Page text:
Thanks to 1500 ESPN, I was able to sneak down to Target Field last night for the opening game of four against the AL leading Texas Rangers. As has been somewhat of a common theme this year, Vance Worley and his bullpen cohorts were able to pitch themselves out of jams and keep the Twins in the game. Again, it was the offense that sputtered out of the gates and couldn’t get anything going against Rangers rookie Nick Tepesch. Tepesch was so in control that we looked up at the scoreboard to see his pitch count at just 68 entering the 7th inning. A bases loaded double play ball of the bat of Josh Willingham in the 8th and a warning track flyout from Ryan Doumit in the 9th sealed the fate of Game 1 of the series.
Walking away from the field last night, I had one thought on my mind – other than the 4 hour drive ahead of us, and the magnificent job by Rick Spielman at the NFL Draft last night. Why doesn’t Eduardo Escobar see more playing time? It’s not as though Pedro Florimon, Brian Dozier, and Trevor Plouffe are immovable objects in the regular lineup for this team, and if they are this is a problem. Escobar might be the best defender on the team with his slick glove and absolute rocket for an arm, as Craig Gentry found out last night. Although it’s only been 26 plate appearances, he’s also hitting .480 right now.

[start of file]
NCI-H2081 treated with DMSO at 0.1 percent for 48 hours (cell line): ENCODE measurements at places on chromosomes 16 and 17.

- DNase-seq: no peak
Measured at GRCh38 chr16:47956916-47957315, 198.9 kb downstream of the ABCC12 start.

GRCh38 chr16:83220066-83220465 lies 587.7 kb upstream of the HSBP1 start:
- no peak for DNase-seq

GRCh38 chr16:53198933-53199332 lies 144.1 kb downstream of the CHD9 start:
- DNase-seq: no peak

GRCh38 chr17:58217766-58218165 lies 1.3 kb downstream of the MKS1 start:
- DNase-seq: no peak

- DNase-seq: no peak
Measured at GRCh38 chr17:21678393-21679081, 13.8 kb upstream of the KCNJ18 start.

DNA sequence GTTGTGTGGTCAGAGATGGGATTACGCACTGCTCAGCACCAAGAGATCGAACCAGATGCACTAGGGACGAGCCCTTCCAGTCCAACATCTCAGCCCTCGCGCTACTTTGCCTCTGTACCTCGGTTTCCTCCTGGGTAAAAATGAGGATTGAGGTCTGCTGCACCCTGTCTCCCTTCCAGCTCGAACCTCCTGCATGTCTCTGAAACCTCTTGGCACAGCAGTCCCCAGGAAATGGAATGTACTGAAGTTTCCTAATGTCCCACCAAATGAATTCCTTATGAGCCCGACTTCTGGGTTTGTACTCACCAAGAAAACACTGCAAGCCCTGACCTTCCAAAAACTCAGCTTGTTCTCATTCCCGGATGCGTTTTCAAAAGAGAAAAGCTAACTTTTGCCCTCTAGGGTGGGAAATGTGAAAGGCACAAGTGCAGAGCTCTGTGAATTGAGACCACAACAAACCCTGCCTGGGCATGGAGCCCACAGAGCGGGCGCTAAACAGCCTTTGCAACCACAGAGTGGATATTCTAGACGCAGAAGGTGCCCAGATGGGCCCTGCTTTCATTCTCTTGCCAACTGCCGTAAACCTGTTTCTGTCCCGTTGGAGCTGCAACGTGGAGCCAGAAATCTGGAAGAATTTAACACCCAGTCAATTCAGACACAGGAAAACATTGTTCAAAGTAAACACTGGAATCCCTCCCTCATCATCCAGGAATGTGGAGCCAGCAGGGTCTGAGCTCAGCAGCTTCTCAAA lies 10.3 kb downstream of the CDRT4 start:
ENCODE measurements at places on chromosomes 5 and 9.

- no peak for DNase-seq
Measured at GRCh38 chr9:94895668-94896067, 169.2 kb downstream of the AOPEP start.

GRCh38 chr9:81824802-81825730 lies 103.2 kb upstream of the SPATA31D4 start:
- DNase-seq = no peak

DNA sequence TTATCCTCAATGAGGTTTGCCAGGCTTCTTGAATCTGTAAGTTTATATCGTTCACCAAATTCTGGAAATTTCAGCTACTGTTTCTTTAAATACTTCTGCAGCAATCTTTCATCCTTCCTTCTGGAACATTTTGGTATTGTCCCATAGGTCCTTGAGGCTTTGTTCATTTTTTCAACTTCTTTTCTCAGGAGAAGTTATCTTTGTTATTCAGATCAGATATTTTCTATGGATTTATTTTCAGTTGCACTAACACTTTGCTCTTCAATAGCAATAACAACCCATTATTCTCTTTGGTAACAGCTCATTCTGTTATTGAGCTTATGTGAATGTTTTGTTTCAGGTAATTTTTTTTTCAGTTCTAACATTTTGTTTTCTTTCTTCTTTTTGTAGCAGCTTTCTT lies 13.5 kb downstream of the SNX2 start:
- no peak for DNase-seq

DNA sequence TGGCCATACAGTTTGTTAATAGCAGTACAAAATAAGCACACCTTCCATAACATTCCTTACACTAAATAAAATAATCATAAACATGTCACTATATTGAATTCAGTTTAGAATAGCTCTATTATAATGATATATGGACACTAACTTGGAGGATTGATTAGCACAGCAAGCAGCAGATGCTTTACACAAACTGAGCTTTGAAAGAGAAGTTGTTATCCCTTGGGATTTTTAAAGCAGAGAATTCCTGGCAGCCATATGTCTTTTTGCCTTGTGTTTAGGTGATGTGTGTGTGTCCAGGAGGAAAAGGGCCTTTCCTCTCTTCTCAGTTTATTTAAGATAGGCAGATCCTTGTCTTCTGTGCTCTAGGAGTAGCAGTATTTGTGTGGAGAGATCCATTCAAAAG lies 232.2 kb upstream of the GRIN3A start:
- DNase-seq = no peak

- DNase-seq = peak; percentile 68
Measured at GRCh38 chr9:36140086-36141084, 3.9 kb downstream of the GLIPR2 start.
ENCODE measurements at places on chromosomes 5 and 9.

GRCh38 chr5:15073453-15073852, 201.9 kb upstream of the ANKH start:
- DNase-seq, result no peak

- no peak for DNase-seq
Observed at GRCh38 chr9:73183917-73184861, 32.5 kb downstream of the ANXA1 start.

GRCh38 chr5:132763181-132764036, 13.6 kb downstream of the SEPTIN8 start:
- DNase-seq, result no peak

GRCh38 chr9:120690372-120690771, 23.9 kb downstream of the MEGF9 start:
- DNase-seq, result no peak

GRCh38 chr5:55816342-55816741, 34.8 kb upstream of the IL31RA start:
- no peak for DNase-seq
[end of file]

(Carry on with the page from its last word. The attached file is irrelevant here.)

Escobar has made 5 starts so far this season, all at shortstop, and in those starts he is 9 for 18 (.500) with a walk and just 3 strikeouts. He’s got a triple, a home run, score three and driven in three in those 5 games as well. He has made solid contact at the plate about as well as anyone on the roster so far, and he’s got good speed to take extra bases and cause mayhem on the basepaths.
It’s a little difficult to say they should bench any of the other three infielders mentioned earlier. Dozier is coming around at the plate since moving to the leadoff role, and has been very solid defensively in his move to second base. Florimon has shown the ability to take really good at bats, but is in a 3 game slide at the plate and his average is down to .258. He’s also been suspect at times, despite his abilities, in the field in making routine plays. Plouffe is off to somewhat of a slow start at the plate, but his power potential is a necessity in the lineup – and his defense is, well, improving maybe.
What I would propose is something along these lines: Escobar plays three out of every four games, spelling each of the other three infielders once each time through. None of these four guys have really done anything to say they shouldn’t ever come out of the lineup, so why not give them all some regular playing time, and some regular rest? Do this for a while, and I bet the picture will become clearer and clearer if certain guys should be playing every day. Using Escobar nearly exclusively as a late-inning defensive replacement or pinch runner is wasting him right now, especially when the competition for playing time isn’t exactly Hall of Fame caliber talent.
Follow Twins Rubes on Twitter @twinsrubes.